Recent revelations to the public about Britney Spears's wish to end the California conservatorship that has bound her decision-making and finances since 2008 has drawn attention to the legal mechanisms that are intended to support those with severe disabilities and who are incapacitated and incapable of making their own decisions. Under guardianships or conservatorships, which affect about 1.3 million people in America, those subject to them often lose control over their finances as well as other aspects of their lives, such as the right to marry, vote, drive, or seek and retain unemployment. Advocates for people with disabilities, however, say that guardianships have been used too broadly for those with disabilities who do not require such intense or continuous oversight, and are imposed without considering other options, such as supported decision-making or appointing a power of attorney. Once established, guardianships are often permanent, or at the very least are very difficult to undo despite state requirements that guardianships be reviewed annually, because the mechanisms that judges rely upon to determine whether an individual should be placed in a guardianship (IQ tests, psychological evaluations or medical evaluations) are inherently flawed measurements of decision-making capability.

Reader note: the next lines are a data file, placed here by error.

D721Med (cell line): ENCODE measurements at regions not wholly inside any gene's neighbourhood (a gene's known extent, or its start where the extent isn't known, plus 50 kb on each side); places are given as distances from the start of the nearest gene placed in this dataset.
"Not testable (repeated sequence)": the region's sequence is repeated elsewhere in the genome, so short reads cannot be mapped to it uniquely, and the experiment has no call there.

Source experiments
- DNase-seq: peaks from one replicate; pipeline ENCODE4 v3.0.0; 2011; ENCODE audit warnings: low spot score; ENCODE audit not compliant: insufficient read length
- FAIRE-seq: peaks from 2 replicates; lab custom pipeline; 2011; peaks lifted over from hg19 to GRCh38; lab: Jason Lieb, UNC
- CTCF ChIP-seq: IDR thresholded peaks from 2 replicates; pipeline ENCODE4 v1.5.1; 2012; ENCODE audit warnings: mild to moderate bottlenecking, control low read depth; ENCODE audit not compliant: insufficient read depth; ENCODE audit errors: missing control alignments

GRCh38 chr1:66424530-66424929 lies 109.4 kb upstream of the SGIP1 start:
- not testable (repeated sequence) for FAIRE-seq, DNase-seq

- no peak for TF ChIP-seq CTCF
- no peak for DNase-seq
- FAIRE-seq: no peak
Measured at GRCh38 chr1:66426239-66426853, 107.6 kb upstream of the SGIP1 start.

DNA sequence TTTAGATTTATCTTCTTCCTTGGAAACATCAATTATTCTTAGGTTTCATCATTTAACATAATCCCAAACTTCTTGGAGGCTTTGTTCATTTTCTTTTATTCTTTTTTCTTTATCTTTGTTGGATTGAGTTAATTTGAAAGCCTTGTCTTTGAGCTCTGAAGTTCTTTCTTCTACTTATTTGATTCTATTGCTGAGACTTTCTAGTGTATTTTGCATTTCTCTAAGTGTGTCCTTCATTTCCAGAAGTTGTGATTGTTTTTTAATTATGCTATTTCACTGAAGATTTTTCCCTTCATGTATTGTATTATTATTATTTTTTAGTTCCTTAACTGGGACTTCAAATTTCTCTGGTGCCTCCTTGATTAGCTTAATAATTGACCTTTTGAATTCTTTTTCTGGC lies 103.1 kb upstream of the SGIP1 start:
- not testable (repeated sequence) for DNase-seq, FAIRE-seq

"Bachelor" Starts Received Pandemic Loans
Several former cast members of "The Bachelor" and "The Bachelorette" have come under public scrutiny, with the public questioning why they received government loans during the Covid-19 pandemic. Several of the franchise's cast members were able to receive loans through the Paycheck Protection Program through their sole proprietorships (companies that employ no one other than the business's owner) after the Biden administration relaxed the requirement that sole proprietorships be profitable in order to qualify for the loan.